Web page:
Thursday, February 09, 2006

Don't Think Of Them As Cuts, Think Of Them As Negative Enhancements

In the interest of full disclosure we have to admit that we once took an accounting class, so we feel we're in a position to discuss whether the president's budget truly represents cuts in domestic programs, or their total abandonment by a callous, corrupt, incompetent administration mired in a completely avoidable, yet unwinnable war with little regard for those among us who are the most needy and vulnerable.

But we're getting ahead of ourselves.

President Bush
defended domestic spending-cut proposals that have been greeted warily in Congress, saying the Iraq War and Hurricane Katrina had forced him to make tough decisions. "I had top decide whether to dump on brown people who aren't even Americans, or black people who probably didn't vote for me anyway."

The president went on to push for an extension of his first-term tax cuts and said if they were allowed to expire, growth of his friends' portfolios would suffer.

At a business luncheon in New Hampshire Bush urged lawmakers to enact "sunset" provisions that would force periodic reviews of federal programs to see if they are still needed. When asked why he had opposed sunset provisions on elements of the Patriot Act Bush replied that "some exceptions must be made to the general rule. Besides, you should hear what people talk about on their cell phones. It's better than TV."

"There's no question the war and the hurricanes have stretched our budget -- all the more reason to set priorities and to be wise with your money," Bush said. "That's why we're going to give a lot of it to rich people. They're very wise. After all, rich people bailed me out every time I screwed up."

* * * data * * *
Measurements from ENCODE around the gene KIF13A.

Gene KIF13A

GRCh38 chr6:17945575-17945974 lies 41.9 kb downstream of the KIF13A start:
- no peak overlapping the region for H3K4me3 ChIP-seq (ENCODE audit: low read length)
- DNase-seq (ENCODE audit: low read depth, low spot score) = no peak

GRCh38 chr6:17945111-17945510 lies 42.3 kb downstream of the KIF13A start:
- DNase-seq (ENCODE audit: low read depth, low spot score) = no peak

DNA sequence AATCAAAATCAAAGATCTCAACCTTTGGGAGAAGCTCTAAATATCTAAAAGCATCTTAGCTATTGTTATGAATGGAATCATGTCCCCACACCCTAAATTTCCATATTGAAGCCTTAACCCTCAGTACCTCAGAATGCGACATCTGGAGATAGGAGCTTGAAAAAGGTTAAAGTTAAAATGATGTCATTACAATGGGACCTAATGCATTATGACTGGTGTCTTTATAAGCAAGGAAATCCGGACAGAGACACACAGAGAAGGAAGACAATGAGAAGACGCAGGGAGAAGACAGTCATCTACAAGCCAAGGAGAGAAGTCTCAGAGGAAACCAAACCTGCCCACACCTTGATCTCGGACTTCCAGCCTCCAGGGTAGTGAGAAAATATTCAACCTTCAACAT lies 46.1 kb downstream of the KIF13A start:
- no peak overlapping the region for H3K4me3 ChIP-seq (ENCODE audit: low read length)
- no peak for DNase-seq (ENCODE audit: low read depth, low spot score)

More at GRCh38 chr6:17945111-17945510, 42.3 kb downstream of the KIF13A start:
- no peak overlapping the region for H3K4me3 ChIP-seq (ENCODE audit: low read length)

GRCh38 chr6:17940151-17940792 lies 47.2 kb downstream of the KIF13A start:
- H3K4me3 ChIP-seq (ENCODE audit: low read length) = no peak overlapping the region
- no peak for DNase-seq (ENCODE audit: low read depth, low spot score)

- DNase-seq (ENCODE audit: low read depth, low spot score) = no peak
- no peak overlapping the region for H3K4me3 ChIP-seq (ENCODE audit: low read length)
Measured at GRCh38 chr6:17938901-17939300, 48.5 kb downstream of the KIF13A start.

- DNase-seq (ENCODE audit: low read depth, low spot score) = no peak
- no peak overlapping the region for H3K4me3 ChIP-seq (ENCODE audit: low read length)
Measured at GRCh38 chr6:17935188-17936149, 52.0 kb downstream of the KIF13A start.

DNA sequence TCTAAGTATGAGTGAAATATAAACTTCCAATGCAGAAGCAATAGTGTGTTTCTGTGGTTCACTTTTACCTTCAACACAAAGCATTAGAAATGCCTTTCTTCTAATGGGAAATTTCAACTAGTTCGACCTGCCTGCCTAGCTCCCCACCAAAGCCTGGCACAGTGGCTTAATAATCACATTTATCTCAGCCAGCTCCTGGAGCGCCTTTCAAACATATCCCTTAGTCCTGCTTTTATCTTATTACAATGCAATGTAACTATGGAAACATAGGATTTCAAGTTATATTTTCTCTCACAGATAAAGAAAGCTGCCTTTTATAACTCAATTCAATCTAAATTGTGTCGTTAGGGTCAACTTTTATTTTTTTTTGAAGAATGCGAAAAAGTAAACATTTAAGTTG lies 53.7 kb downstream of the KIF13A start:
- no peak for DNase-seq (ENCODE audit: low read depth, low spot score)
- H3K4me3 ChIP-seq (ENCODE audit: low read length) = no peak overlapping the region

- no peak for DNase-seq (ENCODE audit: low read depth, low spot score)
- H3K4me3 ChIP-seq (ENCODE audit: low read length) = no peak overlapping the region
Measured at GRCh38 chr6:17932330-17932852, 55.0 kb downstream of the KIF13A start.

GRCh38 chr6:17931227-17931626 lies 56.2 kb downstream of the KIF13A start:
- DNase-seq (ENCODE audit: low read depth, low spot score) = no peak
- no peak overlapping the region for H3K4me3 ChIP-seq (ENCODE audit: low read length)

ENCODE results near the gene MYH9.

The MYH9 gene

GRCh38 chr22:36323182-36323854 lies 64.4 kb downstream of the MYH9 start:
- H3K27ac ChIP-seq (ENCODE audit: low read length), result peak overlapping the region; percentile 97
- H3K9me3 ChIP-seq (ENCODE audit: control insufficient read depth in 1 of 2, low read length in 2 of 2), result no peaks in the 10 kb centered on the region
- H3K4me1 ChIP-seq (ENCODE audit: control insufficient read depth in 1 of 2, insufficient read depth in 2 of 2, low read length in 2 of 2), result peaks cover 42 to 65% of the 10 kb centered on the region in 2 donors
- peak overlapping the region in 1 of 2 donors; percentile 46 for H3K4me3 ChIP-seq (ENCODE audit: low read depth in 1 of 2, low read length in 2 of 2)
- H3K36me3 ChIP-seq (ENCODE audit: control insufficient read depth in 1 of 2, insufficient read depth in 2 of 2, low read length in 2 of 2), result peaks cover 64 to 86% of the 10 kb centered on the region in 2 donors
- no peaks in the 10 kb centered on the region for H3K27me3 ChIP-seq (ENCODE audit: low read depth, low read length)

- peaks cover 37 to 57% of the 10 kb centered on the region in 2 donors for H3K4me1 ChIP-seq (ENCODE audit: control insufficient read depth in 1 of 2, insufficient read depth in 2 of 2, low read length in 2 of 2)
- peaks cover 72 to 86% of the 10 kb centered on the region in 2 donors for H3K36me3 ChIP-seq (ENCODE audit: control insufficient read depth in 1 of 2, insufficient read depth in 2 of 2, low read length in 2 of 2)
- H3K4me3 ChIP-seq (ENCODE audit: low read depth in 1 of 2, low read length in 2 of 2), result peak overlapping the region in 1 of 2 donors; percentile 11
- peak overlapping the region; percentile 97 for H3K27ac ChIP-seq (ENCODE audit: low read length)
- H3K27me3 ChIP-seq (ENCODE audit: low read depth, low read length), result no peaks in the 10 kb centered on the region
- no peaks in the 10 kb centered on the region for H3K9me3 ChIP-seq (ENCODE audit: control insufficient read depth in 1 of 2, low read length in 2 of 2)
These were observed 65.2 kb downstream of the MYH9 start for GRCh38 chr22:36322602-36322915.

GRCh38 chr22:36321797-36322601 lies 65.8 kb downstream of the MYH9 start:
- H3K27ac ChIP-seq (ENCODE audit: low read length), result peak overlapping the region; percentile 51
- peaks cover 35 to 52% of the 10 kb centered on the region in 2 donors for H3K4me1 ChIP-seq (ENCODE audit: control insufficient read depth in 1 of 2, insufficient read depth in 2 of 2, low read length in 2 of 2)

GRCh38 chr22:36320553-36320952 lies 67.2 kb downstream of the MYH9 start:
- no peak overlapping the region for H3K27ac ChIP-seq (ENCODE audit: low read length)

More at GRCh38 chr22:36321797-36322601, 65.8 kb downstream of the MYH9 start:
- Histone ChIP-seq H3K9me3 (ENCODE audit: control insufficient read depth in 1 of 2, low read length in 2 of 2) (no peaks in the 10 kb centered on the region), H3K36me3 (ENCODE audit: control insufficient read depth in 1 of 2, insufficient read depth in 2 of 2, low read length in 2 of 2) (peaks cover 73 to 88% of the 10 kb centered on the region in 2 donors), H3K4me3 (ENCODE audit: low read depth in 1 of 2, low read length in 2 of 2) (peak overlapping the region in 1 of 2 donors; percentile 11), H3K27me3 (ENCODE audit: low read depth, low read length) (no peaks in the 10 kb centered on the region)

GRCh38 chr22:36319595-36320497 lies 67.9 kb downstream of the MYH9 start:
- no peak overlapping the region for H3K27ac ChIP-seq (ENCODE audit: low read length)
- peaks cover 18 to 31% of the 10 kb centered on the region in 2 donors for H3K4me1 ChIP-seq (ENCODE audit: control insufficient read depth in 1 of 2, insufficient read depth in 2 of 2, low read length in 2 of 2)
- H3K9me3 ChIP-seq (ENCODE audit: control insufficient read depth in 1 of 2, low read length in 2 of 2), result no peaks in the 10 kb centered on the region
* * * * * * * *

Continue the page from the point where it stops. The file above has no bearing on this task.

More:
Republicans, including Pennsylvania Senator Arlen Specter (R Say Anything) and Maine Senator Olympia Snowe (R Token) have expressed qualms about parts of Bush's budget proposal. "We tried to talk to him about domestic spending," Snowe told a news conference. "But he thought we were talking about hiring more maids and butlers in the White House."

Bush signed a measure to cut $39 billion over five years from social welfare programs, including the Medicaid health program for the poor and student loans. "By definition poor people are poor," said White House Press Secretary Scott McClellan. "So taking more money away for them won't change that. They'll still be poor."

The president, whose drive to overhaul Social Security last year failed, said it was crucial to control the costs of entitlement programs. "Well, except for corporate entitlement programs," he said.

Explaining that his cuts weren't really the same as cutting the programs being cut the president said, "There is an important distinction -- it is the difference between slowing your car down to the speed limit, or putting your car into reverse. And if you're not rich white and republican, you should be taking the bus anyway."

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